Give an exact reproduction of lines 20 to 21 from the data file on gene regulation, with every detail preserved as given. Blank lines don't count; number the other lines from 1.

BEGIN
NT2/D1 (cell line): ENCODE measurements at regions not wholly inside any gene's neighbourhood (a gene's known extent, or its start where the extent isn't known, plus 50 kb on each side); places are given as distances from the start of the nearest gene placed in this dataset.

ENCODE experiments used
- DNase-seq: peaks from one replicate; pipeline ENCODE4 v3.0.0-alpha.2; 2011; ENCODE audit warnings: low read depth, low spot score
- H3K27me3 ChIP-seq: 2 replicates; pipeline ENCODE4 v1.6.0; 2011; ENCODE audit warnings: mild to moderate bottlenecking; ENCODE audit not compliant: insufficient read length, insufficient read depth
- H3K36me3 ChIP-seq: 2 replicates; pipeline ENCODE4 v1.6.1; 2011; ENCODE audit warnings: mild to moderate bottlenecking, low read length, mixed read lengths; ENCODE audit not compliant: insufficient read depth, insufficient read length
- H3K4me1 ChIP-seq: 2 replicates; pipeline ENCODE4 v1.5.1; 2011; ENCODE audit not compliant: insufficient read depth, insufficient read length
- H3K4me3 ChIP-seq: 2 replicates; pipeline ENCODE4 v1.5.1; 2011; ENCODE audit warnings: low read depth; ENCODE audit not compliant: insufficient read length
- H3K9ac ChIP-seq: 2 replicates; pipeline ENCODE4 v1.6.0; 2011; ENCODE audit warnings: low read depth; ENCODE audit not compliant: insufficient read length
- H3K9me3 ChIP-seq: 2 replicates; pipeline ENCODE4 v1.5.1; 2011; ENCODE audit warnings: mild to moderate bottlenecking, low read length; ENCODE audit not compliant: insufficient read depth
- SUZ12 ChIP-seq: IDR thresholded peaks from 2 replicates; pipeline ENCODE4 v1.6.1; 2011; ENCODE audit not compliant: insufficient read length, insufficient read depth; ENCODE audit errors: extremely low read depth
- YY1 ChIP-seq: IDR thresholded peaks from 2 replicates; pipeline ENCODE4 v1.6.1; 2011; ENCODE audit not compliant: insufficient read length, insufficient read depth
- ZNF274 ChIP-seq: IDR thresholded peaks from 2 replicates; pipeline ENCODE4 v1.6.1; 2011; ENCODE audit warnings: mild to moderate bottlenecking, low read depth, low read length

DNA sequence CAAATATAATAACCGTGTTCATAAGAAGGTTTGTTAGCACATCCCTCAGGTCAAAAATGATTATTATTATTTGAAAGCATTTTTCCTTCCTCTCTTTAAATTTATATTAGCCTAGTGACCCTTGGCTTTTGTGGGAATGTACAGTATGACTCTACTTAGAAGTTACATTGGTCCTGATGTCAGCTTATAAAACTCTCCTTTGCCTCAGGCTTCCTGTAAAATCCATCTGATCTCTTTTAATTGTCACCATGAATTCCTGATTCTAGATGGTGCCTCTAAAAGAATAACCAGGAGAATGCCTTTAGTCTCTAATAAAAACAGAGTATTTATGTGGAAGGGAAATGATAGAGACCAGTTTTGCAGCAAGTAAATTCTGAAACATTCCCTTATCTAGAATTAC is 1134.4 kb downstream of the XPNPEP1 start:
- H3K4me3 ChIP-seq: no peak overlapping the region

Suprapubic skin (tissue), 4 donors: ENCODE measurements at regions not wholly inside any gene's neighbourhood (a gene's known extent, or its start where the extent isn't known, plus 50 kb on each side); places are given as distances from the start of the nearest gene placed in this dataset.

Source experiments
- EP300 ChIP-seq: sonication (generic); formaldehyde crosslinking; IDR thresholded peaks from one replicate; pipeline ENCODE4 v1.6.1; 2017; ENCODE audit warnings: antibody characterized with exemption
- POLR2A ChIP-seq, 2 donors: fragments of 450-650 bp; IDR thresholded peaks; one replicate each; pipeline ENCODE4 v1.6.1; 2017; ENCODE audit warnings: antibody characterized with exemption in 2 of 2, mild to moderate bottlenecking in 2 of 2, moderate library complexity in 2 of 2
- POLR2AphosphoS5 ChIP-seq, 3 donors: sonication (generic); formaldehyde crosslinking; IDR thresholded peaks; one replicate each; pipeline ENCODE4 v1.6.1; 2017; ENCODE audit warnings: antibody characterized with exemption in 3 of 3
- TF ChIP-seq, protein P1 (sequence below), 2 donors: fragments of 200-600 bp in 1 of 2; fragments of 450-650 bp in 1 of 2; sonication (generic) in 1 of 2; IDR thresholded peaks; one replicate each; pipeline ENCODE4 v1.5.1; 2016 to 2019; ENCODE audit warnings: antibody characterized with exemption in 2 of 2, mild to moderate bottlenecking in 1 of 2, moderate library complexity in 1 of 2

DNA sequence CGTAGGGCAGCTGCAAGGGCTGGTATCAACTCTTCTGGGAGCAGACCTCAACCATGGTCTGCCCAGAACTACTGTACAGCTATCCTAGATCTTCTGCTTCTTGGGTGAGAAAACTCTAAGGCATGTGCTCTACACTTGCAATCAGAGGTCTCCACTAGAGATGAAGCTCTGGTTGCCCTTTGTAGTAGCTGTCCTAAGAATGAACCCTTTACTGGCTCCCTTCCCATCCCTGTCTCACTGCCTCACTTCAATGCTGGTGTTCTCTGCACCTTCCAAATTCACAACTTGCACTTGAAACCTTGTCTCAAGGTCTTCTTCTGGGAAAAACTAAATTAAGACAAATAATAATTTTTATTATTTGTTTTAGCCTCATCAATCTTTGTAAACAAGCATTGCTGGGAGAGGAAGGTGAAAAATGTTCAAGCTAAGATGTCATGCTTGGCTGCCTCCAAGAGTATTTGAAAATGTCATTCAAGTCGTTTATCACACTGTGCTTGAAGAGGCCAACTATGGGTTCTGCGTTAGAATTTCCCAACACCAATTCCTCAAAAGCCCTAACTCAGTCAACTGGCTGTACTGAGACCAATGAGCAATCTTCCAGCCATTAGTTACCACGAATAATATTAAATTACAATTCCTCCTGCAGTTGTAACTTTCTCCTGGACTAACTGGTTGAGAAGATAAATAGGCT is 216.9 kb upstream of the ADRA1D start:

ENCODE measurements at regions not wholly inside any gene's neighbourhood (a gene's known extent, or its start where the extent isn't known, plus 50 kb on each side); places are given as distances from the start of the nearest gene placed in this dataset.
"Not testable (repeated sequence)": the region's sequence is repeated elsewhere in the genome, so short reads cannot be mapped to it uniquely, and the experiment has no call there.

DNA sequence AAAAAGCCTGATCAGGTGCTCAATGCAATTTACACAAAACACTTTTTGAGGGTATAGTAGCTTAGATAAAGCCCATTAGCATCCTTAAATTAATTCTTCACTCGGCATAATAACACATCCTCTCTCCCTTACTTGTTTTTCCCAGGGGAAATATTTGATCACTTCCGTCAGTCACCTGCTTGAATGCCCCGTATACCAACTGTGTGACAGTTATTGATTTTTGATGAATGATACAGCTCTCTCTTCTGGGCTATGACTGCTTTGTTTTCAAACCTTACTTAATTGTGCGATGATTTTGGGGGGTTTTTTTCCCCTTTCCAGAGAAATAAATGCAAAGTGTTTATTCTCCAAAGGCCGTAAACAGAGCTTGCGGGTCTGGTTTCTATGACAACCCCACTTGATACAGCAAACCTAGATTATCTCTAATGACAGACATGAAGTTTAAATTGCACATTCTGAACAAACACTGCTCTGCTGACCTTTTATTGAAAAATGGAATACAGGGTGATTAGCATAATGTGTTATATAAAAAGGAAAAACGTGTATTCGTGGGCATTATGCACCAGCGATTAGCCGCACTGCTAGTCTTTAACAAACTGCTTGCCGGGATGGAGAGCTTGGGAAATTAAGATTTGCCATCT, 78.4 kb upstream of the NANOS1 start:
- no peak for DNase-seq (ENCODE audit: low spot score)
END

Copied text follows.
- TF ChIP-seq, protein P1 (sequence below), 2 donors: fragments of 200-600 bp in 1 of 2; fragments of 450-650 bp in 1 of 2; sonication (generic) in 1 of 2; IDR thresholded peaks; one replicate each; pipeline ENCODE4 v1.5.1; 2016 to 2019; ENCODE audit warnings: antibody characterized with exemption in 2 of 2, mild to moderate bottlenecking in 1 of 2, moderate library complexity in 1 of 2

DNA sequence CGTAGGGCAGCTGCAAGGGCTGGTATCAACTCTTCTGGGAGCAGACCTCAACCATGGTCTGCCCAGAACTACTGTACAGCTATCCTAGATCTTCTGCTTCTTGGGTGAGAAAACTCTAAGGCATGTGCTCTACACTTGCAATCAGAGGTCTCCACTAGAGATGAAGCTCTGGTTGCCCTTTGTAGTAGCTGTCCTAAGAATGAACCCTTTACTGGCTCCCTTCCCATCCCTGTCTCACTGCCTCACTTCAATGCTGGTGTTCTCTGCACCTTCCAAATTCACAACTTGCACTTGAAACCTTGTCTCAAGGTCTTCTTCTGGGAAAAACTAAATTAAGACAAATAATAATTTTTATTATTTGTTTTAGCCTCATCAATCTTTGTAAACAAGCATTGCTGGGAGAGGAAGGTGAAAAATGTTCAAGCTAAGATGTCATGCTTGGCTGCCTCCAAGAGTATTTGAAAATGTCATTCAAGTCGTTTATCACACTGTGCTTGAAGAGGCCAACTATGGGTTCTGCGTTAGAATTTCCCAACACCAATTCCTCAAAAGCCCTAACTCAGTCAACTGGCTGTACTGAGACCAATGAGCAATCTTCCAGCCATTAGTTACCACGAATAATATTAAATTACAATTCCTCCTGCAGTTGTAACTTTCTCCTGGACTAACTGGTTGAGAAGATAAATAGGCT is 216.9 kb upstream of the ADRA1D start: